As to why we don’t have thousands of Hubble images to produce a whole alphabet of asteroid collisions shapes – “Catching colliding asteroids on camera is difficult because large impacts are rare, while small ones, such as the one that produced P/2010 A2, are exceedingly faint,” Jewitt said. The results of their observations will be published in the October 14th issue of the journal Nature.

Source: ESA Press Release

10 Replies to “Hubble Sees Asteroid Collision in Slow-Motion”

  1. For your information, my name is written that way on purpose: “3MAN” as in “I am not a number, I am a Free Man!” 😉

  2. Be so cool to see Comet Hartley 2 get smacked by an asteroid!? or how about an asteroid THEN a big CME?

    I’ve Been watching as C. Hartley passed the Double Cluster in Perseus with a simple 4.5″ reflector. Now its down toward Camelopardalis headed toward the dawn sky, rising later and later. A Cloud like apparition and just barely bright enough to see nakid eye from a dark site, it IS easily observable in binoculars or small telescope if you know where to look.

    What a HOOT! This is Comet number 44 for me!

    Prosit! ~@; )

  3. “I am not a number, I am a Free Man!” 😉

    We’ve been on 2 you – we got your #. I, for 1, hail our Spelling Overlords. (Except that I had to switch from comment notification to manual read and sort. Itz a bower iff therez onli speling corections too reed. Wee nedz inteligunt coment skrening off none-inteligunt comentz. :-/)

  4. We missed the collision because we are lacking a telescope system that would observe the entire solar system at all times. Wide field cameras on both solar poles and Earth orbit Lagrange point observatories.

    Telescopes at solar pole’s need to provide an early detection capability for the others, having a the whole earth orbit covered would provide tracking.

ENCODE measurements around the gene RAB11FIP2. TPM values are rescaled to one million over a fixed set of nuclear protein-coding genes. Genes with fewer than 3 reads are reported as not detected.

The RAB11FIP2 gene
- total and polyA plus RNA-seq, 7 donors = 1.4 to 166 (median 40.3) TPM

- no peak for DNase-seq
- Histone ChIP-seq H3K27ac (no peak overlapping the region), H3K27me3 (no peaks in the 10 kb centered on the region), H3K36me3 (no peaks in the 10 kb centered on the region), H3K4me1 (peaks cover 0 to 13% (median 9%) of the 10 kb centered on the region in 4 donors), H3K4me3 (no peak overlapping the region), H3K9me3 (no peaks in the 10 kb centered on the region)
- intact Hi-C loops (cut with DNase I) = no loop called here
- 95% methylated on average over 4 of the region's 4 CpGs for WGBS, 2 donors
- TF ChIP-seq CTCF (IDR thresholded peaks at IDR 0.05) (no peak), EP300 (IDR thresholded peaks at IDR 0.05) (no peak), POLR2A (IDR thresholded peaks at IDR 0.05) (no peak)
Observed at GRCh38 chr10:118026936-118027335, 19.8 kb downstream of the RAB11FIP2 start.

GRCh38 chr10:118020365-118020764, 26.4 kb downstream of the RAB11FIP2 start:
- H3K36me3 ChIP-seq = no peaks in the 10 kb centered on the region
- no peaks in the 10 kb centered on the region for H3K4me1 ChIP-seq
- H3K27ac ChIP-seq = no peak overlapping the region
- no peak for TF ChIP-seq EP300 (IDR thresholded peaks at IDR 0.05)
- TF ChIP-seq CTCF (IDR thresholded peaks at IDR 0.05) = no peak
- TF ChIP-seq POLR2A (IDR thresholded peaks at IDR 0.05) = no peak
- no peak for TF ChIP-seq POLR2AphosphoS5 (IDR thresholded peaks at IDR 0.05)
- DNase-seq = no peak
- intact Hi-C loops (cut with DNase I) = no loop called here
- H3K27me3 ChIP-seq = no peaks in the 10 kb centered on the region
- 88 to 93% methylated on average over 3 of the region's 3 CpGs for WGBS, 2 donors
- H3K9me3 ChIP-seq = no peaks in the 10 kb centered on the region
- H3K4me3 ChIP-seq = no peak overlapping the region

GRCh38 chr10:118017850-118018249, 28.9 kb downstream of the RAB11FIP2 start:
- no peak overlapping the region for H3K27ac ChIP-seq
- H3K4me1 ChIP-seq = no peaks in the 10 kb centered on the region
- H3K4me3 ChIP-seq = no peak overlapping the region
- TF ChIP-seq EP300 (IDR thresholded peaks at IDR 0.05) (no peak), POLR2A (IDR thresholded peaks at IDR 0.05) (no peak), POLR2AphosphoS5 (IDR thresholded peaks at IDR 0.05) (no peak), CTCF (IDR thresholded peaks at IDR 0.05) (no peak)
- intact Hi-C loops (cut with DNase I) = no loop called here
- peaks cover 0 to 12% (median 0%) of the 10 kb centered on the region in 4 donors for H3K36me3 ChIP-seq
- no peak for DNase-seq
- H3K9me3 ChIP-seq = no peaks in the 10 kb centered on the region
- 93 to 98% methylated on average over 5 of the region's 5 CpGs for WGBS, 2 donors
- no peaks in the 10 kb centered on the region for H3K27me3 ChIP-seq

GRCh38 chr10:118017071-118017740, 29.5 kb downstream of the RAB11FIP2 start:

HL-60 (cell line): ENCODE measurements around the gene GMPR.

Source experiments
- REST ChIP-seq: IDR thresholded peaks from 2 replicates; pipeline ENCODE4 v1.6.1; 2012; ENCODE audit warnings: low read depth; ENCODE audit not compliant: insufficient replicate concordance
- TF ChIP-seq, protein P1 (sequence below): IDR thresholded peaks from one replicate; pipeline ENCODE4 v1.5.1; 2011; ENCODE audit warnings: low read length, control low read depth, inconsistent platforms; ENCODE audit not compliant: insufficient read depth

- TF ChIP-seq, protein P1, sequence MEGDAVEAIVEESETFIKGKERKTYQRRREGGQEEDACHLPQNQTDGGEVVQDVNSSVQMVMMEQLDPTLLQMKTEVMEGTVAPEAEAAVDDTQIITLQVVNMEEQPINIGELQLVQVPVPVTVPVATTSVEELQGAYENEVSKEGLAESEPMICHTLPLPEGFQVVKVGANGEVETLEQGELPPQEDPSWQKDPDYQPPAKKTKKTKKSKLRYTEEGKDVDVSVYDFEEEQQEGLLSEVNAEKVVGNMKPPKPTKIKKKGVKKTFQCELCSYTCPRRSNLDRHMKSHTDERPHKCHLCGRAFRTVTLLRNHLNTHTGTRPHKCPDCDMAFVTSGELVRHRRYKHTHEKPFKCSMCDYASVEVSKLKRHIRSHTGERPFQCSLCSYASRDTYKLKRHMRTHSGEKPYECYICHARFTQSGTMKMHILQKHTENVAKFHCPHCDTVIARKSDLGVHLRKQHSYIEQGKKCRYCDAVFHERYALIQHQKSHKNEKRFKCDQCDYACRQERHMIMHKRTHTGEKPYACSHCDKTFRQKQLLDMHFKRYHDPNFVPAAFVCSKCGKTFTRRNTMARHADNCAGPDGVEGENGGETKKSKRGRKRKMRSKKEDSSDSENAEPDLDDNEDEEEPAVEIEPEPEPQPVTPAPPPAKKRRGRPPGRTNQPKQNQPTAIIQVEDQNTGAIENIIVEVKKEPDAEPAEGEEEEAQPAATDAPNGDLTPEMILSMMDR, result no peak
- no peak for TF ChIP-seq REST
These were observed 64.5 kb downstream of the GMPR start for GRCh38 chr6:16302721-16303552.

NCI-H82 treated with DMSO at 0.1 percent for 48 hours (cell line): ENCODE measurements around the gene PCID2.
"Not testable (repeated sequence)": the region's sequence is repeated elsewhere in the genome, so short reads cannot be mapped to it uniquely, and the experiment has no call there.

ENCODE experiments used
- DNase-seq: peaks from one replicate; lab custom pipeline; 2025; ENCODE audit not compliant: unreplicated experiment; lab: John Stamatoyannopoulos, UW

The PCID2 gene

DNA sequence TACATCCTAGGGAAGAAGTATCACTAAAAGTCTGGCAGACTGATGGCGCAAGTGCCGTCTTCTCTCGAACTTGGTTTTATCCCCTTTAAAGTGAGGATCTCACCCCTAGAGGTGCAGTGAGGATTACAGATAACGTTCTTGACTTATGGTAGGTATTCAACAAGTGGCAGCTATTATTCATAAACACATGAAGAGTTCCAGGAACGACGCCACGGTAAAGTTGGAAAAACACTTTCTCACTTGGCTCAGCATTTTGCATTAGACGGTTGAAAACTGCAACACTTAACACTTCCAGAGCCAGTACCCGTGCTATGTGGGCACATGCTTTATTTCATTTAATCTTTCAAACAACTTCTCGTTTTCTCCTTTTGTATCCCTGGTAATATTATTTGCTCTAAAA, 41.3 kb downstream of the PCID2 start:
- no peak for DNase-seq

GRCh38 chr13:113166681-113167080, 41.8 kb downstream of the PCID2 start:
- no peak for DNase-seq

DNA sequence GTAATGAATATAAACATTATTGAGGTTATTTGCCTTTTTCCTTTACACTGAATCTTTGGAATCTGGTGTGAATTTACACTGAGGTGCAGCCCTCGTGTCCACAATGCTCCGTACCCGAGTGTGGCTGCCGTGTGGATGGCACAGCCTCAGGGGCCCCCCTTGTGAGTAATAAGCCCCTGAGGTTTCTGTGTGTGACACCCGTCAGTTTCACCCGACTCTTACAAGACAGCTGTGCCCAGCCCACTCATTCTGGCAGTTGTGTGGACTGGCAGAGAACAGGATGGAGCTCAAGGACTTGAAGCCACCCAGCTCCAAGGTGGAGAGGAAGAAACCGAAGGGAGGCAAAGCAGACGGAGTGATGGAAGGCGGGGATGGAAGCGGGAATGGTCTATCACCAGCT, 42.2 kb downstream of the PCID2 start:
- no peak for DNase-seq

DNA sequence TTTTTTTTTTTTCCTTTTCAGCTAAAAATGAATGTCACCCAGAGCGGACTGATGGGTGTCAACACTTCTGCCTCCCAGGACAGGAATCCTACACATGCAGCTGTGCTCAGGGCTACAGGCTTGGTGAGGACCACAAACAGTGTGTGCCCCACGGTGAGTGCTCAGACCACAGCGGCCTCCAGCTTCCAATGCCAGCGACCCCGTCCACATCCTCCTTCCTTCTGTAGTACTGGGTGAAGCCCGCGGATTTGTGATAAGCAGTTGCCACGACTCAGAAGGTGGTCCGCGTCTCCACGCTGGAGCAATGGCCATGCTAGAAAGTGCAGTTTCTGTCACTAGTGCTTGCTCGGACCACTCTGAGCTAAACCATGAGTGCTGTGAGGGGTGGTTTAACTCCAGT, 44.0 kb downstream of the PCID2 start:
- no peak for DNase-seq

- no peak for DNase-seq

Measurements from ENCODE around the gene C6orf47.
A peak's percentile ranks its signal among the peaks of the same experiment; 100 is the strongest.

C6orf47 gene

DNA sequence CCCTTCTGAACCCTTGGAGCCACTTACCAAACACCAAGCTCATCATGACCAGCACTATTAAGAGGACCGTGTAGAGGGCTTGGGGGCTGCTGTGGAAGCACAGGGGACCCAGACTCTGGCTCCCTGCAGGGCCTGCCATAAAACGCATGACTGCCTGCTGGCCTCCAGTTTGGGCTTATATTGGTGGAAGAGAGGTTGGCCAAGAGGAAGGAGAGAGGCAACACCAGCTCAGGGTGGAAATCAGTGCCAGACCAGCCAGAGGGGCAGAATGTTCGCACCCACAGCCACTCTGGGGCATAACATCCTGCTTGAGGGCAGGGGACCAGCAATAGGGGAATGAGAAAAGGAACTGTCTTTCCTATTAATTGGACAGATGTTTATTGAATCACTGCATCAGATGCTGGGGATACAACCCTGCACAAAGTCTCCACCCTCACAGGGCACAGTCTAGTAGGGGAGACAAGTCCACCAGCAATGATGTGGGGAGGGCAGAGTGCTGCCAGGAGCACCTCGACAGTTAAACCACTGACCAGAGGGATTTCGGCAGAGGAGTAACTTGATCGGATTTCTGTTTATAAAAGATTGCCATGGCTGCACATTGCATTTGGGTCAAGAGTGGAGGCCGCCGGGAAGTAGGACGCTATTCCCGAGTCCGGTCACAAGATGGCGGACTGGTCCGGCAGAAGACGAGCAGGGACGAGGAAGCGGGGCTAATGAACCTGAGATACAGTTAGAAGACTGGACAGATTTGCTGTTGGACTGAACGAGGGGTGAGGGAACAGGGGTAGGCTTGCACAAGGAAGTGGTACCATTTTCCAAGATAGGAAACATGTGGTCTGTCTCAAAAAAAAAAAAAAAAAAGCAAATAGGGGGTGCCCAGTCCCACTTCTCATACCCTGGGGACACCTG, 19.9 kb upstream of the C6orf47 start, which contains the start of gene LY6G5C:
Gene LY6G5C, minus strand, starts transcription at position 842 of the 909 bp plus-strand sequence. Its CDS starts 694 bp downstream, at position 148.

Additional coverage from L3 would be a start. 🙂

  5. “I’m on the run, I kill to eat.
    I’m starving now, I’m feeling dead on my feet.
    Going all the way, I’m nature’s beast.
    Do what I want, I’ll do as I please.”

    And HEADAROUNDYOU you are an ass…

  6. Would something like this be visible to the naked eye? After reading an article about this quite a while back I realised that it looked remarkably similar to something I witnessed while gazing around the time of year it occured.

  7. “We missed the collision because we are lacking a telescope system that would observe the entire solar system at all times.”

    Also noted in the press release: “[David] Jewitt is confident that future telescopes will find plenty of asteroid encounters. He expects the planned Large Synoptic Survey Telescope (LSST) to spot dozens of asteroid collisions shortly after they happen”. When added with Northern Hemisphere data from PanSTARRS we should get our first observation-based statistics for events like this. And, now we have a better idea on what to look for.

  8. Large Synoptic Survey Telescope (LSST) is a good step towards this, but it remains earthbound. To get the full picture we need to put telescopes like this in space, on the solar poles would be awesome.